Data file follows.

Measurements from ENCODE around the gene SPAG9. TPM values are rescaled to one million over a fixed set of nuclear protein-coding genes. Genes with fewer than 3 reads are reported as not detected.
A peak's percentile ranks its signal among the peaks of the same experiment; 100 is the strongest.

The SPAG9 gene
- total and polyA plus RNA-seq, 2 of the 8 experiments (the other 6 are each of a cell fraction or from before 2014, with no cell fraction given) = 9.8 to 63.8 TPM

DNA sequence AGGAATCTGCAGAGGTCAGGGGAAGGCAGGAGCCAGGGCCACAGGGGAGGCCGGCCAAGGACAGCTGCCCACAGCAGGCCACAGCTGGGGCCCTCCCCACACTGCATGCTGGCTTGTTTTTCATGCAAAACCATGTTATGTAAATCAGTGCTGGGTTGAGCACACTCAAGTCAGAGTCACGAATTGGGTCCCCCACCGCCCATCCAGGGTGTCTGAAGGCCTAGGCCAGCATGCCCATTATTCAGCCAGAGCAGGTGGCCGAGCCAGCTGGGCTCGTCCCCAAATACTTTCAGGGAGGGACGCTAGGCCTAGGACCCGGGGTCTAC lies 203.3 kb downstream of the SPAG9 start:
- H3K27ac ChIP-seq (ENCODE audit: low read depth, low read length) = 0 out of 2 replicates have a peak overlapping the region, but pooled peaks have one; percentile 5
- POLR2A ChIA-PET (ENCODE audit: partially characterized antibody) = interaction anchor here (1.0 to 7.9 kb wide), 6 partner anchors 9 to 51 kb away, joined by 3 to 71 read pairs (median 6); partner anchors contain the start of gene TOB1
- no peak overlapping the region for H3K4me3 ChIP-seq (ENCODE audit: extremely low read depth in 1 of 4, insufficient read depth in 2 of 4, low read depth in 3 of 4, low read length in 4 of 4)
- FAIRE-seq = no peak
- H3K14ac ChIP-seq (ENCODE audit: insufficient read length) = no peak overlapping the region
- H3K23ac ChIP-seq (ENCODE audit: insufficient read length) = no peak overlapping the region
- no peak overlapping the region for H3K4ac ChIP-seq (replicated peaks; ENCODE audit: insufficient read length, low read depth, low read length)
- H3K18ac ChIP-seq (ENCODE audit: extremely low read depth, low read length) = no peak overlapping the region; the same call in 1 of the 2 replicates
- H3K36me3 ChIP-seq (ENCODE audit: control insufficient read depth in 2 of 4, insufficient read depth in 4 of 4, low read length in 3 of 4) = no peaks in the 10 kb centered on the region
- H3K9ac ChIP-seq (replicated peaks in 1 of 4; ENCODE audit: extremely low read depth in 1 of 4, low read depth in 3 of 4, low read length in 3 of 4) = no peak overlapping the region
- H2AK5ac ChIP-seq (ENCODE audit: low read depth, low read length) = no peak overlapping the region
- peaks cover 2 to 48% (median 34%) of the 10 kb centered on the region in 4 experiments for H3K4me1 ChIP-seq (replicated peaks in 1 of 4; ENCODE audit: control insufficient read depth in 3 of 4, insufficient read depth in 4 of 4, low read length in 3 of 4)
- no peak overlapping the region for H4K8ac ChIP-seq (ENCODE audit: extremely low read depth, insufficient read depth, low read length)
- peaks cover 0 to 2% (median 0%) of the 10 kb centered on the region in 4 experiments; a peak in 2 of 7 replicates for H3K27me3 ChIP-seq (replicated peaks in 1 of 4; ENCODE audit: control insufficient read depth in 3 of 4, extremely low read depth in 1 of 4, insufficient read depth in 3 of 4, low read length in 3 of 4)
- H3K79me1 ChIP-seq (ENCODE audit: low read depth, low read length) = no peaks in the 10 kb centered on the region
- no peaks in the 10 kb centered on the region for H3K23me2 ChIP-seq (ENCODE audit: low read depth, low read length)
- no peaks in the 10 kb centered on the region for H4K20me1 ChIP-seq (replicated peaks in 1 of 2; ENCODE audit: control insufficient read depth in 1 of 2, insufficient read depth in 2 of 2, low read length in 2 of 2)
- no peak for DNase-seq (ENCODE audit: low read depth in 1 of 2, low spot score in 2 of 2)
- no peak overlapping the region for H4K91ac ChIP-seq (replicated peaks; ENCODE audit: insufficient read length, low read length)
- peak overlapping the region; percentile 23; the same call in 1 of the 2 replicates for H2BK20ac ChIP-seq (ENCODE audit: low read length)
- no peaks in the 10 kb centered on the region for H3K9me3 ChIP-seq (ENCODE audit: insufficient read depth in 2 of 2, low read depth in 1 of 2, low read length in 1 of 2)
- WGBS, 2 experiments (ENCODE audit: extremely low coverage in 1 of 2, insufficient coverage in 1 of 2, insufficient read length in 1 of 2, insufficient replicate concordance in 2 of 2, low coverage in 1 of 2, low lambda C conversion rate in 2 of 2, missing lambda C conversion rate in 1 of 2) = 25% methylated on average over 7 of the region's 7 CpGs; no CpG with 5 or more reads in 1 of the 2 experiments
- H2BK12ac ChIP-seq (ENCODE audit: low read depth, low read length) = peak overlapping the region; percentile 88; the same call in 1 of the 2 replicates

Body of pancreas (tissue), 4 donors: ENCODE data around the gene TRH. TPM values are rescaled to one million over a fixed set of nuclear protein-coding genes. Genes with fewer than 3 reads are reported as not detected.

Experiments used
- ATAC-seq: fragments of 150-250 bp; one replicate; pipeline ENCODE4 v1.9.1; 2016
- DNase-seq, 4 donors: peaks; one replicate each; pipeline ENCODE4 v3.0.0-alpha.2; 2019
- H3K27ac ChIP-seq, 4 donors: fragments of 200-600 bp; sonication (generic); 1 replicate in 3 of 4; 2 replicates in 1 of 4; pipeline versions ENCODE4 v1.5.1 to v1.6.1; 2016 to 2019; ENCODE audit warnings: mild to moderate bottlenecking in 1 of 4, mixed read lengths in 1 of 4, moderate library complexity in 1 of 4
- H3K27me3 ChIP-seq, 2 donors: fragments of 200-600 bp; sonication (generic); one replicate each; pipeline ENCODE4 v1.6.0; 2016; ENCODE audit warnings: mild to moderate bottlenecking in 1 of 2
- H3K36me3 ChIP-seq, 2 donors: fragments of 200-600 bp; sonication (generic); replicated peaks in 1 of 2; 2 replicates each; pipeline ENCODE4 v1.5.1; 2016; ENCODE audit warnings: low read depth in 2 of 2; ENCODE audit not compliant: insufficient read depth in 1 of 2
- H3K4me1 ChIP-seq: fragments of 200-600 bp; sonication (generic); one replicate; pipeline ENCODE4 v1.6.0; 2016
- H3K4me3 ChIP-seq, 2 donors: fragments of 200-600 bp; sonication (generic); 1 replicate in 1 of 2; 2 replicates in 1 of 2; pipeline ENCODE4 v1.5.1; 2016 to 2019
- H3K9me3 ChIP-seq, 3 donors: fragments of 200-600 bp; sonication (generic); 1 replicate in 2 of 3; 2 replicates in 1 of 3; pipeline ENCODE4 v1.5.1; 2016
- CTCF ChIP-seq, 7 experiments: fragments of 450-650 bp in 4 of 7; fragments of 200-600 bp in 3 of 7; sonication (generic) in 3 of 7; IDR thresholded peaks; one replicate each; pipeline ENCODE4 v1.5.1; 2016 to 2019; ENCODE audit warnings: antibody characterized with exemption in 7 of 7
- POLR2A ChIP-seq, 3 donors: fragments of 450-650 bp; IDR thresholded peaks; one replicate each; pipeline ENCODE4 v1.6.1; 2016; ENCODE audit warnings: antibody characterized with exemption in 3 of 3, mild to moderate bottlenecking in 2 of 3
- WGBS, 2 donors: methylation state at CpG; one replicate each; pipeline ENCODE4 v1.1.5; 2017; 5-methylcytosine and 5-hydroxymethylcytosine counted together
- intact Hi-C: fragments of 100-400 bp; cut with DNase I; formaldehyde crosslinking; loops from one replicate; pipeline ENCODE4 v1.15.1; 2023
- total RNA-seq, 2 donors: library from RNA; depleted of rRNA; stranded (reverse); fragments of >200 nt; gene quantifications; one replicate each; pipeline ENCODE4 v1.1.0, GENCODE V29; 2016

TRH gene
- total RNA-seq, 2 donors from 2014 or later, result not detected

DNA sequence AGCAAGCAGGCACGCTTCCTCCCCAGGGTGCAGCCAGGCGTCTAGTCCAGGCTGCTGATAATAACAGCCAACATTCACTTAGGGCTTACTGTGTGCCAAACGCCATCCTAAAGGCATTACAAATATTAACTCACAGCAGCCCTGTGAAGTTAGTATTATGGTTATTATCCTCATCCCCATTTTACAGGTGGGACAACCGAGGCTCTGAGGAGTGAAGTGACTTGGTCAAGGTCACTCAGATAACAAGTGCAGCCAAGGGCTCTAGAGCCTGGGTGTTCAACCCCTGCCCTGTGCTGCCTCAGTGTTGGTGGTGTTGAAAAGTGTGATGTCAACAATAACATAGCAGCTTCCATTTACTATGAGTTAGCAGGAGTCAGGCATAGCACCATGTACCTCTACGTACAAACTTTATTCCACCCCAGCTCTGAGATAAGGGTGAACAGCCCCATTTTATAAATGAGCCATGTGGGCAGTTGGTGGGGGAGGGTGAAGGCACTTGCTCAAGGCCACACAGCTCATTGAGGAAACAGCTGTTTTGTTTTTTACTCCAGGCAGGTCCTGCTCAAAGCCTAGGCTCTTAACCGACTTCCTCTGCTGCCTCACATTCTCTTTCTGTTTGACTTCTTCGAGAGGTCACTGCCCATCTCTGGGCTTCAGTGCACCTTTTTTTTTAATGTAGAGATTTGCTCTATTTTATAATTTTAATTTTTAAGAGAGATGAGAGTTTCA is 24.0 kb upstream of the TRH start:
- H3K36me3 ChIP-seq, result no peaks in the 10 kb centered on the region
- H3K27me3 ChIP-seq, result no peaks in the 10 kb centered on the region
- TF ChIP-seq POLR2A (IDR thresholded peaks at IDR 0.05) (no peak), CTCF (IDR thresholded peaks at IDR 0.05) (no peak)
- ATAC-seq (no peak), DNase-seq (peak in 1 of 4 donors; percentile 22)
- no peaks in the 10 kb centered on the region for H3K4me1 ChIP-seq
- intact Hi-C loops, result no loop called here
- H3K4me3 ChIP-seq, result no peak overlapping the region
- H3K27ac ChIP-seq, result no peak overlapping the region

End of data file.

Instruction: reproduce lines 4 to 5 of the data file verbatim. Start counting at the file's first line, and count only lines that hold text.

- total and polyA plus RNA-seq, 2 of the 8 experiments (the other 6 are each of a cell fraction or from before 2014, with no cell fraction given) = 9.8 to 63.8 TPM

DNA sequence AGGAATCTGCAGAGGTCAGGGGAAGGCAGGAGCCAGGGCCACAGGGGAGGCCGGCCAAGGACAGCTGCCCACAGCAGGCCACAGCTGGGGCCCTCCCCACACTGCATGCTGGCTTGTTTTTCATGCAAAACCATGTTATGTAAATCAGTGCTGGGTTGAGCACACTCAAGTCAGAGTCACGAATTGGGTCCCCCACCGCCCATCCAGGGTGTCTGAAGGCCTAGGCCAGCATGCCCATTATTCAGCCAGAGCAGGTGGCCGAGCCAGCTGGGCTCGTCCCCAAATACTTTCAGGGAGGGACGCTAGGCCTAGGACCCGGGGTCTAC lies 203.3 kb downstream of the SPAG9 start: